The Outbreak of the Century: A Chronicle Experience by a Medical Intern

Chinmay Divyadarshi Kar1, Dipti Mohapatra2

doi: http://dx.doi.org/10.5195/ijms.2020.619

Volume 8, Number 2: 194-196
Received 22 06 2020: Rev-request 27 06 2020: Rev-request 13 07 2020: Rev-recd 27 06 2020: Rev-recd 23 07 2020: Accepted 30 07 2020

The Experience

Throughout history it has been evident that when men try to control nature, it drags them to their knees with a discovery of something virulent.

It was the dawn of a new decade with mankind on a journey to upgrade their lives both online and offline, when the current outbreak of a new type of coronavirus disease (COVID-19) originating from the Wuhan province of China initiated a global health emergency with a rising death toll. The outbreak, as first reported in December 2019, has now spread in almost the entire world, affecting 215 countries and taking away the lives of more than eight hundred thousand people worldwide and counting. In India, although cases started appearing late as compared to other countries, a population of 1·3 billion across diverse states, health inequalities, wide economic and social disparities, and distinct cultural values presents unique challenges. Every challenge teaches people new ways to cope and, in these months, we have all experienced an upending in our lives.

As a newborn medical intern, I never thought of experiencing such a crisis so early in my life. Having my rotation in the Departments of Emergency Medicine and Pulmonary Medicine during the peak of this outbreak was an experience which got me excited and anxious at the same time, making me realize what exactly I signed up for when I got the degree for being a Doctor.

“Maintaining order in chaos and the fear of impending doom”

In my initial days, I was posted in the Department of Emergency Medicine for the night shifts. Although news of the COVID-19 outbreak from China was prevalent, none of us as healthcare professionals ever thought that this could reach our workplaces, remolding a place of learning into stillness and fear.1 The influx of the patients was mainly due to road traffic accidents (RTA); still, there was lurking fear amongst the hospital staff that the virus was nearly at our doorstep, could enter any moment and we can do nothing except deliver our utmost care to the patient. With a setup of triage, initial protocols ordained that all patients and attendees be questioned about their travel history and symptoms of virus infection.2 The patient entering the trauma center is itself an emotional victim fallen prey to the lackadaisical emergency system because of which he is repeatedly being referred from one trauma center to another. In such a situation, it becomes challenging to ask questions. Some patients even started doubting our code of ethics and willingness to provide treatment. It seems the sacred trust in the doctor-patient relationship gets severely affected in these times of crisis.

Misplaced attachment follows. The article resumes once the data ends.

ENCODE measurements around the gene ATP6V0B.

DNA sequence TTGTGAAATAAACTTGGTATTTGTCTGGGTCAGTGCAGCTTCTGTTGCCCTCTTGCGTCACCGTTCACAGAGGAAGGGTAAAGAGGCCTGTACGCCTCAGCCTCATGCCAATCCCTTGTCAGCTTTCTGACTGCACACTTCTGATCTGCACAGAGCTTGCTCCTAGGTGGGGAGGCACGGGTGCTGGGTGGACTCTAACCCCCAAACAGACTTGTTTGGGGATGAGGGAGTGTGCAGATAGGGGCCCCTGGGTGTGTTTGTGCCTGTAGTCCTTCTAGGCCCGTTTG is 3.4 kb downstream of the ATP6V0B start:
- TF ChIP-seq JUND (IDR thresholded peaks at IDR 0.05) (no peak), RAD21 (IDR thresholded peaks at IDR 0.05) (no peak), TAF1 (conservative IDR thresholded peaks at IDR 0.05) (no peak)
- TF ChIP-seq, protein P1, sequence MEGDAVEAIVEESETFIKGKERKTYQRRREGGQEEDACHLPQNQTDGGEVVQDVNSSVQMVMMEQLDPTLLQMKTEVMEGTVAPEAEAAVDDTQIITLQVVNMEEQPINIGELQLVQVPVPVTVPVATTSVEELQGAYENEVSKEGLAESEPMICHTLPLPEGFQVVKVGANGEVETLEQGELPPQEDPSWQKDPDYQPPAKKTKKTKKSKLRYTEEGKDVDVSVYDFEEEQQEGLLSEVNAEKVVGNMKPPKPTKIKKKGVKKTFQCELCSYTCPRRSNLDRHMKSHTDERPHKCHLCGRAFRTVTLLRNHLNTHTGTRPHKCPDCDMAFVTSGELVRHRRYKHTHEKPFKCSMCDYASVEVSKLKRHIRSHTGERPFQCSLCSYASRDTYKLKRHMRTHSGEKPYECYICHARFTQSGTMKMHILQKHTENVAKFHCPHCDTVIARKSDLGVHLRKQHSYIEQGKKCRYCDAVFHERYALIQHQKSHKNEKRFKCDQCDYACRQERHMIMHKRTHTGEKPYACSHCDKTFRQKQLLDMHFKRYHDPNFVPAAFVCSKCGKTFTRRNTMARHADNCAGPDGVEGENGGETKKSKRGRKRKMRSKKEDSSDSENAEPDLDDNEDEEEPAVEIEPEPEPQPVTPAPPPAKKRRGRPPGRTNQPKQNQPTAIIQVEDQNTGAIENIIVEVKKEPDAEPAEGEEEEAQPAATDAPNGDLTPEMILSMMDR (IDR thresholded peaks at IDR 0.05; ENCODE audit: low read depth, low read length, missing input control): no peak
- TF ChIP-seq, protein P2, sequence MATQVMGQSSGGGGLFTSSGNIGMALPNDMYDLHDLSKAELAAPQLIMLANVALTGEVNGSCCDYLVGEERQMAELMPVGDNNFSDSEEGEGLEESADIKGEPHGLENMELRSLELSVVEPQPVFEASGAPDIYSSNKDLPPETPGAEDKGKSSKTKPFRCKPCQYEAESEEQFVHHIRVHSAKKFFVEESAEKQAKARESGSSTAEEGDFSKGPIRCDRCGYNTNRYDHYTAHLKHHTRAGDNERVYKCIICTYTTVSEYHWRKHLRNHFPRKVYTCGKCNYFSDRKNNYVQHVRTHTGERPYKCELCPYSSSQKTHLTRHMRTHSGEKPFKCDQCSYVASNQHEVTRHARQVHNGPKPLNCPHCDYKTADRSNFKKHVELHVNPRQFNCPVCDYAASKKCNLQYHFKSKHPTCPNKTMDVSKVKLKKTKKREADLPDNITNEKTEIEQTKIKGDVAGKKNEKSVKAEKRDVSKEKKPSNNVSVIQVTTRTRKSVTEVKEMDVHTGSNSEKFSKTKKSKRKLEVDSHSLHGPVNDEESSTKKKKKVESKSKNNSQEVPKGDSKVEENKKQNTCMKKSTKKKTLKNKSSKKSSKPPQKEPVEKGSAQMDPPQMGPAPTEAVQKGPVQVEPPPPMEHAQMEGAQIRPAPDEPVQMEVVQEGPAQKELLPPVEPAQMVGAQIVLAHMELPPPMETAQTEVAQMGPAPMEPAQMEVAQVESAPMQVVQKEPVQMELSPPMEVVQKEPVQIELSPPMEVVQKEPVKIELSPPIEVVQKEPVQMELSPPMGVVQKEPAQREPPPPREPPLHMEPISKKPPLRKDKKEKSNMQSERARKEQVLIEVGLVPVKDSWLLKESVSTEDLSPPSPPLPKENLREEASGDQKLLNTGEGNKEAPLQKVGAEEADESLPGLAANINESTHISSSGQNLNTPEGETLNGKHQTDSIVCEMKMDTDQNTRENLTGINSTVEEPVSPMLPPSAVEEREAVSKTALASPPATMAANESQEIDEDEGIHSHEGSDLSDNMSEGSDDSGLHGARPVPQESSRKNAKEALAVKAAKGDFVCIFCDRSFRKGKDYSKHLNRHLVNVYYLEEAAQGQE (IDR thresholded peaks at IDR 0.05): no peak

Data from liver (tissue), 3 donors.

“The last sip of nervous breakdown”

Due to the imposition of a nationwide lockdown, the usual RTA cases were now in decline. But after some days, we encountered patients being brought to the emergency with profuse sweating, vomiting and sometimes hallucinations, indicative of alcohol withdrawal. There was a sudden spurt of alcohol withdrawal cases in view of the lockdown resulting in the closure of bars, pubs and liquor shops. In response, some state authorities issued orders directing patients suffering from these symptoms to approach only doctors in public hospitals to acquire passes for obtaining liquor.3 This resulted in local medical associations approaching the courts against this order and obtaining a stay.4 Such situations also test the harmony between various stakeholders at the forefront of COVID-19 control measures.

“The season of virus transmission”